Petroleum companies commonly use a "bottom up" approach for constructing and evaluating their petroleum portfolios, i.e. the "fill the data cube approach." Extensive information for each well is coded into the economic software including but not limited to rock and fluid properties, production profiles, operating and capital costs and then aggregated to fields, business units and finally the total petroleum asset base. This approach requires a significant commitment in technical, managerial and computer resources "to fill the data cube;" seriously limiting portfolio analysis to companies willing to commit to those resources.
An alternative to the "bottom up" approach is the "top down" approach. Financial fund managers on Wall Street use this "top down" approach for the construction of financial portfolios. The financial analysts are first involved in making forecasts for the economy, then for industries and finally for companies. This same concept and process can be applied to the petroleum industry, greatly reducing the effort to prepare for and conduct portfolio analysis.
One of the touted benefits of the "bottom up" approach is that it preserves the uncertainty in reservoir and economic properties and this uncertainty is included when conducting portfolio analysis. However, at some point in the analysis, one must realize all that is being manipulated are aggregated distributions of properties. The central limit theorem suggests that these aggregated properties all tend toward a normal/lognormal distribution. The "top down approach" recognizes and uses this insight in constructing portfolios.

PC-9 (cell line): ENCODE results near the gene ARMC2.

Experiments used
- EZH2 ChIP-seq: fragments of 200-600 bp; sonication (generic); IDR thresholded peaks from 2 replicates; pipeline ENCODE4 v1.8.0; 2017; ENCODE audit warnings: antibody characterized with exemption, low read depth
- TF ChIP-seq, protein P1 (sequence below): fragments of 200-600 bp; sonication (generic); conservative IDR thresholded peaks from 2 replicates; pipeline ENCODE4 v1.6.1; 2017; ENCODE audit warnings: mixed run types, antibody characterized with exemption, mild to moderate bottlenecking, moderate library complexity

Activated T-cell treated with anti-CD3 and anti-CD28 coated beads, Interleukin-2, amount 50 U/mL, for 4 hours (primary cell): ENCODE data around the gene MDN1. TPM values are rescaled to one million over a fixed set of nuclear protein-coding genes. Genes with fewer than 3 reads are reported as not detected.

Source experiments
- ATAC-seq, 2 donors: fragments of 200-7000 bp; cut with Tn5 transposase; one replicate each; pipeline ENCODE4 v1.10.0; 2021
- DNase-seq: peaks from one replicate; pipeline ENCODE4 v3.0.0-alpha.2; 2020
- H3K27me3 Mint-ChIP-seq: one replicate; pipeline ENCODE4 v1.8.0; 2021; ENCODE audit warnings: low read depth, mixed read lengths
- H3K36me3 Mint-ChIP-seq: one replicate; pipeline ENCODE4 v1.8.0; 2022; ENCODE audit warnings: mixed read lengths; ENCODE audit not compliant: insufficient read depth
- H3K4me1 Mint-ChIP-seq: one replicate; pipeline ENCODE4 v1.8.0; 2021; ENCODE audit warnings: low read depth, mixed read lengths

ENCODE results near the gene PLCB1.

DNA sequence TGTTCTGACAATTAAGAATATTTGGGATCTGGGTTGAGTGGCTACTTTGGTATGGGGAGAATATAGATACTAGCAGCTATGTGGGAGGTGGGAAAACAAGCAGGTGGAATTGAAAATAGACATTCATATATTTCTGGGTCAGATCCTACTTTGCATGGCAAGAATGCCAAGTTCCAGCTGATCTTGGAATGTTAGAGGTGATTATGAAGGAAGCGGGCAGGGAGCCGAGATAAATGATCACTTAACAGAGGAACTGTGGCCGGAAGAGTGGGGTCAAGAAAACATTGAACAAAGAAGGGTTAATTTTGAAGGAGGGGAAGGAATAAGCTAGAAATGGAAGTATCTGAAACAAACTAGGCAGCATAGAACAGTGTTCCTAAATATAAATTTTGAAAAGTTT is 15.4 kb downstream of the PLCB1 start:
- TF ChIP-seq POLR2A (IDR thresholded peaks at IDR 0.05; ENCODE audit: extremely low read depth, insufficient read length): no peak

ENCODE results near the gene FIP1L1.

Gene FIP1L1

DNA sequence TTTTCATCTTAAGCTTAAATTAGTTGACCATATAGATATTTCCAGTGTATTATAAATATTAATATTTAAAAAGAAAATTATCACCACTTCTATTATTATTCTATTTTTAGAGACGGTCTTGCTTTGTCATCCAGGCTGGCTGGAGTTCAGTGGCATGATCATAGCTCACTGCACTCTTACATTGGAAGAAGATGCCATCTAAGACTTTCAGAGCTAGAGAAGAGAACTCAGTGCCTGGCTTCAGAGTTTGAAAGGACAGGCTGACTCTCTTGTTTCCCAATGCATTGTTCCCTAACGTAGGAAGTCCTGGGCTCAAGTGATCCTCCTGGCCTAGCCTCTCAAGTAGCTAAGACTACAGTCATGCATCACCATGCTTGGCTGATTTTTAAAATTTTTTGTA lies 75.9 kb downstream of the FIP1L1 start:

This insight is combined with advanced production decline curves methods to generate a production profile consistent with theoretical reservoir response. The advanced production decline curves include oil and gas phases for both radial and fractured flow regimes, thus assuring the modeled responses are based on sound reservoir engineering principals using probabilistic reservoir properties. The production response when combined with probabilistic economic calculation creates an integrated stochastic reservoir and economic model. These models can be combined to create a replicating portfolio of a company's asset base. Portfolio analysis is performed on this replicating portfolio, examining the current asset performance, as well as acquisition and divestiture candidates. Using this methodology significantly simplifies the process, reduces the staff and computing resources required, dramatically speeding the process. An asset class is further de-aggregated into subsets and portfolio analysis conducted on an expanded description of a company's asset portfolio for additional detail as required.